Edited by Timothy Verdon and Daniel M. Zolli
With contributions by Timothy Verdon, Daniel M. Zolli, Amy R. Bloch, Marco Ciatti, and Stefano Nicastri
With fresh insights and superb new photography, Sculpture in the Age of Donatello offers a close look at the genesis of the early Renaissance in Florence. Focusing on a group of works made in the first half of the fifteenth century for Florence Cathedral (the Duomo), this volume highlights the ingenuity and spirit of competition that drove this multi-faceted project. Sculpture gave expression to new humanist ideas, and Donatello, one of the most influential and versatile sculptors of the Renaissance, was a main innovator. This engaging account places Donatello’s major early works alongside those of his contemporaries—masters such as Lorenzo Ghiberti, Nanni di Banco, and Luca della Robbia.
Four essays by outstanding scholars interpret the sculptures in a variety of contexts. Timothy Verdon looks at the ways that art communicated the cathedral’s meaning; Daniel M. Zolli surveys Donatello’s activity at the cathedral, calling attention to the particular challenges—technical, practical, and conceptual—that each commission posed, and to the
artist’s innovative solutions; Amy R. Bloch investigates the organization and influence of Ghiberti’s workshop as well as his engagement with humanism and its reflection in the famous Gates of Paradise, his second set of baptistry doors; and Marco Ciatti casts new light on Ghiberti’s first set of baptistry doors with a look at the current project to conserve and restore them. A catalogue presents twenty-three masterpieces from the Museo dell’Opera del Duomo in Florence, including nine works by Donatello. In a final short essay Verdon offers a glimpse of Florence’s new Museo dell’Opera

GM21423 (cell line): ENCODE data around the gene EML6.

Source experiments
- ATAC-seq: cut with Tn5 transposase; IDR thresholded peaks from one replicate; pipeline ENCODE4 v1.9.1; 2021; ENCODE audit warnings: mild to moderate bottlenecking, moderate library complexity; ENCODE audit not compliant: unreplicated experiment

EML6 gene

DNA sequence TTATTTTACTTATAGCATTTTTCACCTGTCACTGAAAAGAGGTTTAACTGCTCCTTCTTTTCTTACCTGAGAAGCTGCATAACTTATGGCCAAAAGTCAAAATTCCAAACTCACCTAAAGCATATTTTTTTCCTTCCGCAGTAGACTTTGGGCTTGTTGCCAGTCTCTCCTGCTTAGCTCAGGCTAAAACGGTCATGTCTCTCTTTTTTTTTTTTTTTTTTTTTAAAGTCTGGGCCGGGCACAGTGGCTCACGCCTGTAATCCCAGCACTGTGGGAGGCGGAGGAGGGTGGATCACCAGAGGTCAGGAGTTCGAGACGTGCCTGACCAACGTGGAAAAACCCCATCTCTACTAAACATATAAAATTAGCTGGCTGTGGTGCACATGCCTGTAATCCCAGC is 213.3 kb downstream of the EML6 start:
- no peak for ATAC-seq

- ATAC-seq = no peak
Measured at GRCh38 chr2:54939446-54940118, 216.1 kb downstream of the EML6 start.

del Duomo or “Cathedral Works Museum.”
Timothy Verdon is Director of the Museo dell’Opera del Duomo and Professor of Art History at the Stanford University Florence Center. He is Canon of Florence Cathedral and Director of the Office for Church Heritage of the Archdiocese of Florence. His publications include Francesco d’Assis negli affreschi di Giotto, and the three-volume La cattedrale e la città: saggi sul Duomo di Firenze. Atti del VII centenario del Duomo di Firenze, for which he was co-editor.
Daniel M. Zolli is assistant Professor of Art History, Penn State College of Arts & Architecture
Amy R. Bloch is Assistant Professor of Art History at the University at Albany, State University of New York (SUNY). She has published essays on Ghiberti, Donatello, and the decoration of the Florence baptistry.
Marco Ciatti is Superintendent of the Opificio delle Pietre Dure, an institution of the Italian Ministry of Culture and world leader in the field of art restoration. He is also director of the Opificio’s Conservation Laboratory for Easel Paintings
and Textiles and teaches history and theory of conservation.
Stefano Nicastri is an architect and art historian who has collaborated for many years with the Italian Ministry of Culture’s Istituto Centrale per il Catalogo e la Documentazione in the areas of Renaissance and Baroque art and architecture.